[0060] FIG. 9 is a side view of another example of a positioning device that may be used to remove an occlusion, e.g., calcification, within a patient. The positioning device of FIG. 9, shown generally at 80, is similar to positioning device 50 of FIG. 3. In addition to the features described above with respect to FIG. 3, device 80 of FIG. 9 includes one or more blades 82 engaged to a proximal portion of one or more fins 54 to allow positioning device 50 to cut through occlusions, e.g., calcifications, that bridge valve leaflets. For example, positioning device 80 with blade(s) 82 may be used to cut through an occlusion that bridges leaflets 42A and 42C of FIG. 2.

[0061] The example positioning device 80 of FIG. 9 includes three blades, namely 82A, 82B, and 82C, respectively engaged to a proximal portion of fins 54A, 54B, and 54C, shown generally at 83. Blades 82 may be constructed of multiple separate smaller blades, where each smaller blade jumps backward from the smaller blade in front. Numerous other blade constructions are possible and are considered within the scope of this disclosure. FIG. 10 is an end view of one example blade shown in FIG. 9. As seen in FIG. 10, blade 82, which includes multiple smaller blades, presents a jagged edge for cutting through occlusions, e.g., calcifications. [0062] Blades 82 may be made of metal or diamond, for example, to allow positioning device 80 to cut through calcifications that extend between valve leaflets. Other blade materials, however, may be desirable and are considered to be within the scope of this disclosure.

[0063] In operation, as a practitioner pulls device 80 proximally through valve 40, fins 54 rotate and self-align with the openings defined by the valve leaflets, e.g., openings 42A, 42B, and 42C of FIG. 2. Continuing to pull positioning device 80 proximally causes the blade(s) 82 to cut through the occlusions, e.g., calcifications, that bridge two valve leaflets and prevent its proper operation. The practitioner may repeat the process by distally advancing positioning device 80 and then pulling device 80 proximally until the occlusive bridge between valve leaflets has been severed.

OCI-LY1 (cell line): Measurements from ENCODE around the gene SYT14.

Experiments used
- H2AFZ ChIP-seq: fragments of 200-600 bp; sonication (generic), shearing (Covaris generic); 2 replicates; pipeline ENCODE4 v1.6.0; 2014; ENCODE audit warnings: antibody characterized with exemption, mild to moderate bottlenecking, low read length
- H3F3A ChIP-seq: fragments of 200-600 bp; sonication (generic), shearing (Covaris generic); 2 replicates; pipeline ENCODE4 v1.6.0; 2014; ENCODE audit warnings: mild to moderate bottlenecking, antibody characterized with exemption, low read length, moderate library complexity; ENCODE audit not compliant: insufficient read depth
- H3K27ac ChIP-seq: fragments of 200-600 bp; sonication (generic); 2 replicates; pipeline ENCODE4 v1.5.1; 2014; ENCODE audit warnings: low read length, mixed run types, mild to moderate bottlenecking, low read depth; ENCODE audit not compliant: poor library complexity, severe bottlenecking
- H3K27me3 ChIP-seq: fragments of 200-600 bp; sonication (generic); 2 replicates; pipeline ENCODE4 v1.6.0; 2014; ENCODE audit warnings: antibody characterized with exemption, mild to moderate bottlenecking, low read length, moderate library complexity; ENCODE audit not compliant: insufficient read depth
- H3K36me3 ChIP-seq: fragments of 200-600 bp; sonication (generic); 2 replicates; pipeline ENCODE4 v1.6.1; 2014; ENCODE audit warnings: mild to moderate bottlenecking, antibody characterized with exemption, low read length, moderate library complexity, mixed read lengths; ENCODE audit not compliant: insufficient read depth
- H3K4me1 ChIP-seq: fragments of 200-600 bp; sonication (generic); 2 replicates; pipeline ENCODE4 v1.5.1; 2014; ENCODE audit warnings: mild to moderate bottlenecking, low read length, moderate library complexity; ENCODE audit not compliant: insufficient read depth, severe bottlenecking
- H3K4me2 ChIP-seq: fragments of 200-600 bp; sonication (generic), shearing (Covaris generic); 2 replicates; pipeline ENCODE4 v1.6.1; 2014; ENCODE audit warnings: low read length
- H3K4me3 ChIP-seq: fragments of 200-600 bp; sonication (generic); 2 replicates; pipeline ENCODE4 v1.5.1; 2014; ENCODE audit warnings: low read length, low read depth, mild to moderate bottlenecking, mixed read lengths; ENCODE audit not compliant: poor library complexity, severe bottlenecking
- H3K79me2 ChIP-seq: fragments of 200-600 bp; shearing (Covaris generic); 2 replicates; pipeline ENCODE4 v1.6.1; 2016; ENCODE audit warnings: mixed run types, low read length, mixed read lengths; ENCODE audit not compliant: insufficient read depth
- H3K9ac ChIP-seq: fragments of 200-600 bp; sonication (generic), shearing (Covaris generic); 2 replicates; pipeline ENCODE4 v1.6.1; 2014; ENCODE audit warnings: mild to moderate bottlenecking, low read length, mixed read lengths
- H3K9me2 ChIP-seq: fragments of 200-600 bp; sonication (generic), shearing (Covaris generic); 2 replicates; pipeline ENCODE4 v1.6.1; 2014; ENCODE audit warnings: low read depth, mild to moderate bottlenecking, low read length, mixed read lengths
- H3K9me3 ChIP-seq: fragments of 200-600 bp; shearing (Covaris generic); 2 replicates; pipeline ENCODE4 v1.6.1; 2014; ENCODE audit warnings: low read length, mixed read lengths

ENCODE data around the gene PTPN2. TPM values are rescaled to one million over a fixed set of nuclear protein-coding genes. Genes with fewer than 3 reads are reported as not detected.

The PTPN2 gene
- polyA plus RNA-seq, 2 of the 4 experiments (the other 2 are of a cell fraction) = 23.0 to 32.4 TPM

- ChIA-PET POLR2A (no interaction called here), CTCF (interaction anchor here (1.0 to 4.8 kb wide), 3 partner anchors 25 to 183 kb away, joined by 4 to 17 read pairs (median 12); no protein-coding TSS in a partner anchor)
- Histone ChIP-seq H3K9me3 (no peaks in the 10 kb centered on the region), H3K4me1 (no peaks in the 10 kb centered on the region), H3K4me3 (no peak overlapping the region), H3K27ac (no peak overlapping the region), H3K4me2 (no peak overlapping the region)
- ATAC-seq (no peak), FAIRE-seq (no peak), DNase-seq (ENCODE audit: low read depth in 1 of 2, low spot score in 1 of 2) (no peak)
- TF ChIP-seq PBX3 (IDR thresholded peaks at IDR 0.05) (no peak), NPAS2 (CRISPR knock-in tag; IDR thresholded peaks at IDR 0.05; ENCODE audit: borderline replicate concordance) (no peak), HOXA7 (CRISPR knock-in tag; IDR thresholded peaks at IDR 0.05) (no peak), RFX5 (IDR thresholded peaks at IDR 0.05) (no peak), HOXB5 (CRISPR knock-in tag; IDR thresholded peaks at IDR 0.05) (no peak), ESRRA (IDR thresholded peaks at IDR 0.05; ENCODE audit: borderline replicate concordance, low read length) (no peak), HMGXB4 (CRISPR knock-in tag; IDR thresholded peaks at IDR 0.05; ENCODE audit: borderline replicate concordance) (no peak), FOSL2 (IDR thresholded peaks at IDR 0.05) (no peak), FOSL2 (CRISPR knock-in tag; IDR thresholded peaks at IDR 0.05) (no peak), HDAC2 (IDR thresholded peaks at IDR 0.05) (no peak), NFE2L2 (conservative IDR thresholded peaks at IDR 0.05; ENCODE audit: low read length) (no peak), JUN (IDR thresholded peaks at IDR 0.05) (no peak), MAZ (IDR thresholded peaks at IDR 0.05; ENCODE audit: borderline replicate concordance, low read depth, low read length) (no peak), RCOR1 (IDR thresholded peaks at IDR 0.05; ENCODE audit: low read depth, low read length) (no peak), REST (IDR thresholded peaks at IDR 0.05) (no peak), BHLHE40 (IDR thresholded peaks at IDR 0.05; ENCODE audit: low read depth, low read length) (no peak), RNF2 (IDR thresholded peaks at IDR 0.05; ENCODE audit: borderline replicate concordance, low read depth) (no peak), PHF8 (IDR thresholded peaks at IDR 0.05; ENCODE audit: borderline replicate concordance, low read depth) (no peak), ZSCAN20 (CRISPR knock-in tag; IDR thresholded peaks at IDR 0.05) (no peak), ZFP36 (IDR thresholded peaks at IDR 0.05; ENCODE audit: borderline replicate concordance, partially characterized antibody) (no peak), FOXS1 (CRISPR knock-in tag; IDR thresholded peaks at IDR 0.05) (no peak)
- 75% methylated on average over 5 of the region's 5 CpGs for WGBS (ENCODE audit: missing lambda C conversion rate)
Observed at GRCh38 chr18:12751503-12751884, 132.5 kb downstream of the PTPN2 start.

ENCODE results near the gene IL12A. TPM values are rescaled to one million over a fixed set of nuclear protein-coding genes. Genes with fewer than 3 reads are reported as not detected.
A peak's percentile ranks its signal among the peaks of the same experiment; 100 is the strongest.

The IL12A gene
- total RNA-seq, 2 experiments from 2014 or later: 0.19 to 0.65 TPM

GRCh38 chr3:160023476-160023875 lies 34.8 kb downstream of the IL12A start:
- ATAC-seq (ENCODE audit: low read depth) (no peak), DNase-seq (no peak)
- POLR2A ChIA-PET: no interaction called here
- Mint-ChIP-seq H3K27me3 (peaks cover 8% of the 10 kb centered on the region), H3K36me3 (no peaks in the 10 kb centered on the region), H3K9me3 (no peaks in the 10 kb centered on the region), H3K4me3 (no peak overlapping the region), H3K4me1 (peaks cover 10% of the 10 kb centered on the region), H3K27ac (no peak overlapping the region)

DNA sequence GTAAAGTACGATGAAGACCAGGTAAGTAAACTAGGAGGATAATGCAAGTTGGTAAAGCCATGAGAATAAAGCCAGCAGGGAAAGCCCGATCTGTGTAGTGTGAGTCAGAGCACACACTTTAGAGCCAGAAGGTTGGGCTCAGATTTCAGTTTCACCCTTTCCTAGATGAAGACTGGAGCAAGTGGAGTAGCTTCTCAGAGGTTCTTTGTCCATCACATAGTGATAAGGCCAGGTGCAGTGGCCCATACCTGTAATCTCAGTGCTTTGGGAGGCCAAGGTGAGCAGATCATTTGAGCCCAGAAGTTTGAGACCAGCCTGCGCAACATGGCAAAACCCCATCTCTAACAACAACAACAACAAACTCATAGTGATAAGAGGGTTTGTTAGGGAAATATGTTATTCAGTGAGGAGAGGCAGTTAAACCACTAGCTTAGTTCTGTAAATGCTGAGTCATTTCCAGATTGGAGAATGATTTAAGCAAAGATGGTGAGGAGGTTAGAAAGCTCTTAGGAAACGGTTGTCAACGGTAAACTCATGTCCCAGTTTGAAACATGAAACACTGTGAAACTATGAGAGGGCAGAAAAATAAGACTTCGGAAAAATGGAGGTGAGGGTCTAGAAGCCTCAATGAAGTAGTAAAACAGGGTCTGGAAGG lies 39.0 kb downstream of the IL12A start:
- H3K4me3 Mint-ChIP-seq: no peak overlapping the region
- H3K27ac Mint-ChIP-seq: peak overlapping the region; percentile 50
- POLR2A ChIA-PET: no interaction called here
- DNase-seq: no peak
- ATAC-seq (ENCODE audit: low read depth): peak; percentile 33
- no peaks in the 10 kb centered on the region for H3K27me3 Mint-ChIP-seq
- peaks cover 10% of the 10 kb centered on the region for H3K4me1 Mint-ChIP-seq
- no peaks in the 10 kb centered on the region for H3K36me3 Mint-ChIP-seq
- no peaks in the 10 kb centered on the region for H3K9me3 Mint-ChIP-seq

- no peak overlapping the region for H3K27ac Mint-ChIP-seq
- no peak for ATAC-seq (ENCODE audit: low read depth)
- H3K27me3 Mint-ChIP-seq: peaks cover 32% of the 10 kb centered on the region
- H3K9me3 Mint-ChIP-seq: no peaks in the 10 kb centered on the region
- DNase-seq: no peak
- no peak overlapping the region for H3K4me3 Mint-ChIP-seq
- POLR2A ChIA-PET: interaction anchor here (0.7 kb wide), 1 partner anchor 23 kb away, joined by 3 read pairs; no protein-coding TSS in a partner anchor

[0064] In some example configurations, one or more fins 54 of positioning device 80 of FIG. 9 (or device 50 of FIG. 3) may alternatively or additionally include an abrasive material disposed along the surface area of a fin, depicted by the lines indicated generally by 84 on fin 54A. As a practitioner advances and retracts device 80 through a valve, e.g., valve 40 of FIG. 2, abrasive material 84 on one or more of fins 54 may act like a rasp to scrap or file down the occlusive material, e.g., calcification. For example, one or more blades 82 may be used to cut through a calcification that bridges two leaflets, then the abrasive material may be used to scrap or file away additional occlusive material to improve valve performance. In other examples, fins 54 may comprise abrasive material only, without a blade. For example, device 50 of FIG. 3 may include abrasive material 84 of FIG. 9.

[0065] Using the positioning device described above, a clinician may guide an atherectomy device, e.g., as shown and described below with respect to FIG. 1, into one of the sections created by the positioning device toward a calcified area, e.g., at the base of a heart valve. Example deployment and operation of the positioning device will be described below with respect to FIGS. 6 and 12-14.

[0066] As seen in FIG. 6, positioning device 50 is advanced through body lumen 70, e.g., the aorta, in a wrapped (or undeployed) state toward an occlusion. In particular, in the wrapped state shown in FIG. 6, positioning device 50 is advanced along guide wire 62 (shown in FIG. 3) through body lumen 70 with fins 54 wrapped around tubular body 52 and covered by guide catheter 64. In the example depicted in FIG. 6, positioning device 50 is advanced toward occlusion 76 located at heart valve 40, e.g., aortic valve.